Washington: US Vice President Joe Biden spoke with Japanese Prime Minister Shinzo Abe over the phone after the Wikileaks website revealed alleged US spying on Japanese officials and companies.
In the call, Biden on Tuesday reaffirmed the commitment made by the US President Barack Obama in a 2014 presidential directive to “focus our intelligence collection on national security interests,” Xinhua reported quoting a statement issued by the White House.
The Wikileaks website posted US National Security Agency (NSA) reports and a list of 35 Japanese targets for telephone intercepts, including the Japanese cabinet office, the Bank of Japan, the country’s finance and trade ministries, and major Japanese trading companies.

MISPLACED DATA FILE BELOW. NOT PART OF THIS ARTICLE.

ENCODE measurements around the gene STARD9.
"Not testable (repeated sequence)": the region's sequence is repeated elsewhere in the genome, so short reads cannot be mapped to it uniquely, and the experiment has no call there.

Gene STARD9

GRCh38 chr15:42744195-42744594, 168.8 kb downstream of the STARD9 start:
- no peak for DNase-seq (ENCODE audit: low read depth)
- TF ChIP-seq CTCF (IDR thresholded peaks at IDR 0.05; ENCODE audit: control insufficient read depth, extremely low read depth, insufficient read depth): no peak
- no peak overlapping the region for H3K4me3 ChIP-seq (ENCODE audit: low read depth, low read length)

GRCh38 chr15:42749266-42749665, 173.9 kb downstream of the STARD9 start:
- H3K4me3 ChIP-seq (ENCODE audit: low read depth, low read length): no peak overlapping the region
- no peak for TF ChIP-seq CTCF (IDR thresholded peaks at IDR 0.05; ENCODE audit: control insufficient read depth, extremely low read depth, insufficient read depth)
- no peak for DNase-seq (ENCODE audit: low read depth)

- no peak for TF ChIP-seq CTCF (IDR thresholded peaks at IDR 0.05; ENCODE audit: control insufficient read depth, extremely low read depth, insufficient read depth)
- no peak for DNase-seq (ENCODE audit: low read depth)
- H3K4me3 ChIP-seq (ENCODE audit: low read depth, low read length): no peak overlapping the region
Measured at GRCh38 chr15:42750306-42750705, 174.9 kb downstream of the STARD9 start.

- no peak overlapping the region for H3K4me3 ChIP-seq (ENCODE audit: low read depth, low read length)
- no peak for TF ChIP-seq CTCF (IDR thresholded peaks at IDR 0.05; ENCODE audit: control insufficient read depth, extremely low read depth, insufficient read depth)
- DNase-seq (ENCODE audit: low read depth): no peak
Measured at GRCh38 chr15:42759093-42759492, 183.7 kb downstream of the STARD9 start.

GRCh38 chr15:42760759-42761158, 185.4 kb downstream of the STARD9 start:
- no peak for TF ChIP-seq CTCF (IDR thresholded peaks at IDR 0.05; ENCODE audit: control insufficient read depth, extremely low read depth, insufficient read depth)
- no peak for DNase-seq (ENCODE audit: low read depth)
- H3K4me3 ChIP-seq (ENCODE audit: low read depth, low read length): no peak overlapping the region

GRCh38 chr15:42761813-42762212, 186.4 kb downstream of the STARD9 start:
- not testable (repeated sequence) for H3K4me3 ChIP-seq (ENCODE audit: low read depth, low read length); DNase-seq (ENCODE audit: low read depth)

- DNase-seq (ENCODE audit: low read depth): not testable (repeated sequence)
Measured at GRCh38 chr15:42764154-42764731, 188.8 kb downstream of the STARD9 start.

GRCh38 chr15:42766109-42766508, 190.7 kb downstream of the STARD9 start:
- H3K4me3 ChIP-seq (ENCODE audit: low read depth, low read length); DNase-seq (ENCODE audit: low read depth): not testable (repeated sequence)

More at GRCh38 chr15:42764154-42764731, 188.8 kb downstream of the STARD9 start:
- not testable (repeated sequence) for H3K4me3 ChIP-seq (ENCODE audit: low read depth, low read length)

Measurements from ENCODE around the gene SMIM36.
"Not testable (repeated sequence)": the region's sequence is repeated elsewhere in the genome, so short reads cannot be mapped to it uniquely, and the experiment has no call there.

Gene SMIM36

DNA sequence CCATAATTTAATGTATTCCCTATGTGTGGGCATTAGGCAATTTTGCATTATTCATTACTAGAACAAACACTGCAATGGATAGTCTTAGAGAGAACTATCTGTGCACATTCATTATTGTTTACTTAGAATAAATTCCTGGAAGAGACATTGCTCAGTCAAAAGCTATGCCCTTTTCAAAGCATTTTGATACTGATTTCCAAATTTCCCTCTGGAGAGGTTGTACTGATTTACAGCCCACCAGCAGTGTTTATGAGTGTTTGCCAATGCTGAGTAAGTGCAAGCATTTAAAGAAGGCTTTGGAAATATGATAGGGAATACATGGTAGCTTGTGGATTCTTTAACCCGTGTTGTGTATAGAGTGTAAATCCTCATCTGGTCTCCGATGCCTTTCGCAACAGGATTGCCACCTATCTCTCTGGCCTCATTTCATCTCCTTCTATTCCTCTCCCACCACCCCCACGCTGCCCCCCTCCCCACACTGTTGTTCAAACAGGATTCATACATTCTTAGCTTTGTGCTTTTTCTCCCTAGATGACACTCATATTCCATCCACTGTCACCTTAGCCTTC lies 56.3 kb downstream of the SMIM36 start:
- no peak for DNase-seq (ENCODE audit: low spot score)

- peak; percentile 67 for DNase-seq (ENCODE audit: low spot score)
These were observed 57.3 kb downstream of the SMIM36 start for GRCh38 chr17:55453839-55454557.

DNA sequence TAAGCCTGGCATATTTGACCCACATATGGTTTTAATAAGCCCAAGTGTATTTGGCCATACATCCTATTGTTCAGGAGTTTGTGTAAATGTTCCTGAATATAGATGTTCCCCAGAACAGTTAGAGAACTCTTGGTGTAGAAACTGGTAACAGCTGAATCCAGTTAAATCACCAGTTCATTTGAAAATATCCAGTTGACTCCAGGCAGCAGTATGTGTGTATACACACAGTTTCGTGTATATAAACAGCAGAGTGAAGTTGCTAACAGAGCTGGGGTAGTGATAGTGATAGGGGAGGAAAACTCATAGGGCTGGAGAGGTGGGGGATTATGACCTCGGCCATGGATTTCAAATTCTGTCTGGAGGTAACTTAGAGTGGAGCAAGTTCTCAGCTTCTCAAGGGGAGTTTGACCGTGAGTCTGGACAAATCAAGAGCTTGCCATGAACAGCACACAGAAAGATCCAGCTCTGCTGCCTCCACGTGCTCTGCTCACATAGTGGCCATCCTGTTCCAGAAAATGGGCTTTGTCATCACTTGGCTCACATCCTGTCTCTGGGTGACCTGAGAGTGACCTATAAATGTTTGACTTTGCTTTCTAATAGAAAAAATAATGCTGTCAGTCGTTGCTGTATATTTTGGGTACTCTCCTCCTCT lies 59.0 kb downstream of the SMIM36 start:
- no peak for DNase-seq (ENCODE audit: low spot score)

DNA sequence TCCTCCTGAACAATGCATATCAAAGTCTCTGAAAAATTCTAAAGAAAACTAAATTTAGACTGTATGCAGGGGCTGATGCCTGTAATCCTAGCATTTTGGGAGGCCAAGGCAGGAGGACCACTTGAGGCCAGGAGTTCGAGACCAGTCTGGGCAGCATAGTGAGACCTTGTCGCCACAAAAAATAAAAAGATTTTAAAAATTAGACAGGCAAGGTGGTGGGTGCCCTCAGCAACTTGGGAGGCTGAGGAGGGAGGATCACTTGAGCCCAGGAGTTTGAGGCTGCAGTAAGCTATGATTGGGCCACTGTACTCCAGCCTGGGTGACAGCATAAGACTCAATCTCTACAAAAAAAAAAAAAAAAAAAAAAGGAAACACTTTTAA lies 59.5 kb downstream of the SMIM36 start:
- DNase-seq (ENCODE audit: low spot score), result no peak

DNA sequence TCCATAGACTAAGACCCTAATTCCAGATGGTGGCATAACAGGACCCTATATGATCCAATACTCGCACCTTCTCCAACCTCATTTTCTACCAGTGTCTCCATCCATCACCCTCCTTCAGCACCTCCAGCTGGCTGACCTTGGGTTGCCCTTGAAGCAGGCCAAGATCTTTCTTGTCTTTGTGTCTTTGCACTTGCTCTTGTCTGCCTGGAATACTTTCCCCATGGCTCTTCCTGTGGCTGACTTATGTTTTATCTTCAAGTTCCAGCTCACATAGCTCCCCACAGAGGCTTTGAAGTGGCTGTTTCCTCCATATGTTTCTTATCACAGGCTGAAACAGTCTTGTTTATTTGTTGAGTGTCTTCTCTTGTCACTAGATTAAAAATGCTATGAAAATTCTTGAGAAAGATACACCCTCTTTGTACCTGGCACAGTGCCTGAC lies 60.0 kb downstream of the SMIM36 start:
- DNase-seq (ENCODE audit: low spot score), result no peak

According to the website, the eavesdropping dated back to 2007, and one report from telephone intercepts of senior Japanese officials could have been shared with Australia, Canada, Britain and New Zealand — the US intelligence partners.
Japan should first check whether the exposed spying was true with the US and then understand its ally’s true intention, instead of responding to the messages released by Wikileaks, Abe said at a special committee meeting of the upper house of Japan’s diet on Tuesday.
“If the alleged spying were true as the Wikileaks website revealed, as an ally of the US, Japan would find it extremely regrettable,” Abe said, adding “We are strongly asking the US to check the facts.”